Funding for the federal government runs out at the end of the month and Congress is set to adjourn for recess at the end of the week. That means the House and Senate have to come to terms in a matter of days over legislation to keep the lights on.
There’s just one problem: they disagree about how much to re-up FEMA’s disaster fund. House Republicans want to provide FEMA with $1 billion in emergency funds (fully offset by cutting a program to incentivize the production of hybrid vehicles) and $2.65 billion as a down payment of sorts on FEMA’s annual disaster funding. The Senate passed stand-alone legislation last week to provide FEMA nearly $7 billion.
On the Senate floor Tuesday morning, Majority Leader Harry Reid (D-NV) said he will keep pushing the issue.
“Tomorrow, when the Senate receives the House bill to fund the government for six more weeks, we will amend it with the language of the Senate FEMA legislation,” Reid said. “This year, President Obama has declared disasters in all but two states, and FEMA is quickly running out of money to help American families and communities recover. Of course, I know this amendment will enjoy the support of my Republican colleagues, as it did just last week, when a bipartisan group of Senators agreed that helping communities destroyed by natural disasters was too important to let politics get in the way.”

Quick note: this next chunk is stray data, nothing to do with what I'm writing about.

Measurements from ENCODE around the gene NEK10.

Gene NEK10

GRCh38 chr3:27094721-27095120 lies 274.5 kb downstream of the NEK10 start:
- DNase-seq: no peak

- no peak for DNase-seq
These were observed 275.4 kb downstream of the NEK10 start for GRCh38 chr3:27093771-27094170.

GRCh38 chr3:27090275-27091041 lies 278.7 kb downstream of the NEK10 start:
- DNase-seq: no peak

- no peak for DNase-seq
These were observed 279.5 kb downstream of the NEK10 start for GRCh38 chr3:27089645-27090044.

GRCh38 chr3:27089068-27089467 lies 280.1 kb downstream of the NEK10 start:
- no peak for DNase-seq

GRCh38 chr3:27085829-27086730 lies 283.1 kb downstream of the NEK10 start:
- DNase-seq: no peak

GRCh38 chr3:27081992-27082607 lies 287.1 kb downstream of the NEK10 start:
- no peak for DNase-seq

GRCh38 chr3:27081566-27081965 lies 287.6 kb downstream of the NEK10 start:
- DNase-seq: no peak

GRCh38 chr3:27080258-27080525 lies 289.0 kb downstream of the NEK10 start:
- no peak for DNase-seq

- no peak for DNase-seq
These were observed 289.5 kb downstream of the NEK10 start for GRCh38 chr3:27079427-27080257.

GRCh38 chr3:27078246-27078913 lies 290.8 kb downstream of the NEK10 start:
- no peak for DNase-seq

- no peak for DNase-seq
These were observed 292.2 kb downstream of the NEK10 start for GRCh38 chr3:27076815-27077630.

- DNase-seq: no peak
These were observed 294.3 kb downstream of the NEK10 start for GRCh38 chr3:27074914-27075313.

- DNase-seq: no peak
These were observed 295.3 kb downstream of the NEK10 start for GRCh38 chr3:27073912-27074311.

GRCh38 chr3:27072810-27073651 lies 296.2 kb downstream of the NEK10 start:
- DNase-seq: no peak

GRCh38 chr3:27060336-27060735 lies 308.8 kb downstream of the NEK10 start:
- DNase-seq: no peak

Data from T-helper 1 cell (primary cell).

The Senate Republicans who voted with Reid last week will have to decide whether to join him again, and hand the funding bill back to House Republicans, or renege, jamming Senate Dems with the House package, but opening themselves to the charge of short-changing disaster victims.
Some House Democrats have already signaled that the can support the House’s bill, so it’s unclear whether they have the upper hand in the legislative fight. But they’re threatening Republicans with a potent political attack they may not want to face right now. And, of course, if neither side budges, the government shuts down. A key dynamic to watch.
Brian Beutler is TPM's senior congressional reporter. Since 2009, he's led coverage of health care reform, Wall Street reform, taxes, the GOP budget, the government shutdown fight, and the debt limit fight. He can be reached at firstname.lastname@example.org.